Between the movies, industry panels, and late night parties, it’s almost impossible to stay on top of everything a film festival has to offer. Once you factor in all the late nights scrambling to write film reviews, in-depth coverage of most festival films is near impossible. I’ve put together a Gasparilla International Film Festival (GIFF) movie diary to offer quick rundowns on the films I would normally devote more time to.
GIFF MOVIE DIARY ENTRY #4-6
Carrie Pilby is director, Susan Johnson’s, feature-length directorial debut. Based on the young adult novel of the same name, the film is a comedy-drama starring Bel Powley, Nathan Lane, and Gabriel Byrne. This movie isn’t for everyone, but those who enjoy coming of age stories will have a fun 98-minutes.
Carrie Pilby features Bel Powley as the film’s eponymous heroine. She is a certified genius who attended Harvard at 14 and has an I.Q. of 183. Her biggest problem is that she spends too much time in her own head. Carrie’s cynicism and over-thinking cause her to predict disaster in her future. To help her cope, Carrie’s father (Gabriel Byrne), hires Dr Petrov (Nathan Lane), a therapist. Dr Petrov creates a list of five tasks that Carrie must complete to help her acclimatise to the world outside her apartment. As Carrie pushes herself beyond her comfort zone, her life begins changing in unexpected ways.
Carrie Pilby check the standard indie film boxes. We follow a young emotionally stunted protagonist who feels like an outsider and finds an unexpected romance with a person they clashed with. Carrie Pilby doesn’t separate itself from the cluttered dramedy genre pack. The jokes fall between ok and good, most of the performances are solid but not spectacular, and the plot recycles many genre tropes. If you dislike YA novels you may want to consider giving this movie a pass. Carrie Pilby is a solid watch for dramedy and YA genre fans. This film wouldn’t work without Powley’s magnetic presence pulsating at its core. Powley is a joy to watch, destined to become Hollywood royalty, and she “Carries” the film on her shoulders.
For many, the knack for creating music is as elusive as dunking a basketball. To the musical hacks stuck playing the triangle in a school band, film composers may as well be wizards. For those like myself, a composer’s otherworldly talents seem imbued from the heavens. Score’s director, Matt Schrader, takes away much of the mystique. Schrader’s documentary runs through cinema’s history and spotlights the composers who created movie magic along the way.
Throughout the documentary, Schrader charts the movie scores’ slow evolution. Score explains why we associate classic films with certain musical styles. We learn how traditional European orchestral scores gave way to hard-edged American jazz. Then we see jazz surpassed by curated psych-rock soundtracks in the mid-60’s. Score whizzes over cinema’s first 70 years before it slows down and focuses on contemporary icons like Danny Elfman, Hans Zimmer, and John Williams.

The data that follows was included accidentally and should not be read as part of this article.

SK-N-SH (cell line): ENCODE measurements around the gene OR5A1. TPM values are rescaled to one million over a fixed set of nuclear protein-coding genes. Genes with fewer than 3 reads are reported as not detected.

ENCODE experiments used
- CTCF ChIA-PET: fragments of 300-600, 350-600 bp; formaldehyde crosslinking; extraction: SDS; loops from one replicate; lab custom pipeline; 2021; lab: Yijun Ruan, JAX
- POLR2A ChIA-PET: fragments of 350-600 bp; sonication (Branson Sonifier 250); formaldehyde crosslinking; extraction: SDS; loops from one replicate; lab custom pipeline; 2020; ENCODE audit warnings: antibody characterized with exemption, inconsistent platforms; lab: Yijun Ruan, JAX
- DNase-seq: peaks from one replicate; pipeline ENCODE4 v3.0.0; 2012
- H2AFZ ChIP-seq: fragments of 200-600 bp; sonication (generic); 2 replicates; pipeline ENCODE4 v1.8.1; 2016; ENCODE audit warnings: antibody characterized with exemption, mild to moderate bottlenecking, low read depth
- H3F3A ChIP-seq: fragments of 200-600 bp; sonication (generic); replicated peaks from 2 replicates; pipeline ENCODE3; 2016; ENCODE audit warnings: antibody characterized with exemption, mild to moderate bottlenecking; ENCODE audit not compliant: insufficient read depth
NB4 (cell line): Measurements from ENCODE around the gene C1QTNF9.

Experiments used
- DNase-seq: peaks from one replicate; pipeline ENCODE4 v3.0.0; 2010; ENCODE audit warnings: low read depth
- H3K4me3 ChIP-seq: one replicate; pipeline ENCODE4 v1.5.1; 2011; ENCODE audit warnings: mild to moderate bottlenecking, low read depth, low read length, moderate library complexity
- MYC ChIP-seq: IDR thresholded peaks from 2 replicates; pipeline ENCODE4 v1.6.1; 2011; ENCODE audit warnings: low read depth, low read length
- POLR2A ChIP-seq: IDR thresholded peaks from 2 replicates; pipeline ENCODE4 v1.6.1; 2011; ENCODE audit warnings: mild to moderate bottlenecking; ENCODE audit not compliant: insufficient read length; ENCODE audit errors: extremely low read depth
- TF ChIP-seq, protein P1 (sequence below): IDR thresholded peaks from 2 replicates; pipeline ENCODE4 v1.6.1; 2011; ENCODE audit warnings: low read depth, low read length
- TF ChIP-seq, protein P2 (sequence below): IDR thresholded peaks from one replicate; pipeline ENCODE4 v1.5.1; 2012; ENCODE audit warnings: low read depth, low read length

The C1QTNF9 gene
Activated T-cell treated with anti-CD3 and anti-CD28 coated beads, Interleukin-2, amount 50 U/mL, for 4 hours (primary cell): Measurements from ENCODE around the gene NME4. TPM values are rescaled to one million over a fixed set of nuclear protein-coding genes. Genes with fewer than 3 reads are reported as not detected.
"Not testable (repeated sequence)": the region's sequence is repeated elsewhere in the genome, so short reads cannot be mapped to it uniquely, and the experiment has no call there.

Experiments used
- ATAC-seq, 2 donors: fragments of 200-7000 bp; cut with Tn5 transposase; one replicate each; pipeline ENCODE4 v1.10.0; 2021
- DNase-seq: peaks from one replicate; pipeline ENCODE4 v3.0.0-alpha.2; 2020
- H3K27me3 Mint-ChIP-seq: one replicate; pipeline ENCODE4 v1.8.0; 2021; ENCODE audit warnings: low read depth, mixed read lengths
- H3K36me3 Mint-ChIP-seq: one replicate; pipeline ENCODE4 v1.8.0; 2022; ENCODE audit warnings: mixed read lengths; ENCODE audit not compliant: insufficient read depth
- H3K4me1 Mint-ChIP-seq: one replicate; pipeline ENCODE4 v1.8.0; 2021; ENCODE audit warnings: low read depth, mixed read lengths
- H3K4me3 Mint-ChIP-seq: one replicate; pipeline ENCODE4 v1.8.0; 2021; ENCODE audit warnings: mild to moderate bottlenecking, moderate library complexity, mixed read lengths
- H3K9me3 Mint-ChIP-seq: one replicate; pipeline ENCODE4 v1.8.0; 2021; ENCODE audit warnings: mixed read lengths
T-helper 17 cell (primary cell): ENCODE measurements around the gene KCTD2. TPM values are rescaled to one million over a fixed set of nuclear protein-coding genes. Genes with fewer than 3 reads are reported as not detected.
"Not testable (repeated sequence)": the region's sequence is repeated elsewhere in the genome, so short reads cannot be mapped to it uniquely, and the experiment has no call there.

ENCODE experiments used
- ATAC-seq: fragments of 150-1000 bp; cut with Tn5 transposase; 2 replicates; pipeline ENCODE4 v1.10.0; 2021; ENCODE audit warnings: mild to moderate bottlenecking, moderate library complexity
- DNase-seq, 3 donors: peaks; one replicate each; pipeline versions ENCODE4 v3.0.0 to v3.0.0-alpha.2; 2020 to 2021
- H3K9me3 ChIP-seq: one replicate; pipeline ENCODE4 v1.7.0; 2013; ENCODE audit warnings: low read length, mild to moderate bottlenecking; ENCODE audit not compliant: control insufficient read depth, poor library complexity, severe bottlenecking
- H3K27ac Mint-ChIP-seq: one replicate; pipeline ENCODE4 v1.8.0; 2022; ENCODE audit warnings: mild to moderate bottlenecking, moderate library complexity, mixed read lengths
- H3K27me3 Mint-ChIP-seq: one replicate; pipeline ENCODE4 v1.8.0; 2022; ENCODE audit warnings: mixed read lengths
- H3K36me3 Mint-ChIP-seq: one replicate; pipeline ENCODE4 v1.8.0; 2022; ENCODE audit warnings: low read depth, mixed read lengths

Each one of these brilliant composers is worthy of their own documentary. One instance stands out. In the scene, Steven Spielberg stands over Williams who is sitting at a piano unveiling a melody. What we’re watching is Williams sharing E.T.’s theme music with Speilberg for the first time. It’s an electrifying moment of pure movie magic, the likes of which are rarely caught on film.
Artists see the world through different eyes than most people. Great composers squeeze magic out of the mundane and Score details how these men and women use the same studio space to achieve different results. Score is an insightful and engaging film because it never bogs down into technical details. The film offers easy starting points for movie lovers curious about cinema’s rich history.
BURN YOUR MAPS
Over the past two decades, the internet’s explosion in popularity transformed the world into a much smaller place. We come across more people, cultures, and communities than ever before. As a result, people everywhere are reaching the same earth-shattering conclusion: where we’re from isn’t always the place we’re supposed to be.
Writer-director, Jordan Roberts’, latest film, Burn Your Maps, takes this concept to a philosophical extreme. The movie focuses on a young American boy who believes his calling beckons to him from half-way around the world. Roberts combines an endearing story, charming characters, with strong performances and crafts a feel-good story that speaks to our current political climate.
Connor (Marton Csokas) and Alise’s (Vera Farmiga) marriage is on the rocks. Caught amidst the emotional turmoil is their son Wes (Jacob Tremblay). Wes is too young to understand his parent’s complicated feelings and old enough to feel their distress. He develops a strange coping mechanism: Wes believes he houses the soul of a Mongolian goat herder. As stress between Connor and Elise destroy tears apart their familial bond, Wes’ spiritual journey may be exactly what the family needs.
Burn Your Maps’ biggest flaw is its predictability. The film settles into familiar feel-good movie territory and doesn’t deviate. Movies don’t pack as much emotional punch when viewers see the ending from a mile away. For many, this won’t be an issue. Some people cry every time they see Titanic despite (Spoilers!!!) knowing the ship sinks. Burn Your Maps’ predictability is a nit-pic that will mostly annoy movie snobs.
Burn Your Maps is a thought-provoking film, capable of inspiring belly-laughs and joyful sobs. In 2017, it’s no longer a given that the life we’re born into is the life we’re meant to live. Roberts broaches this subject with empathy, incisiveness, and class.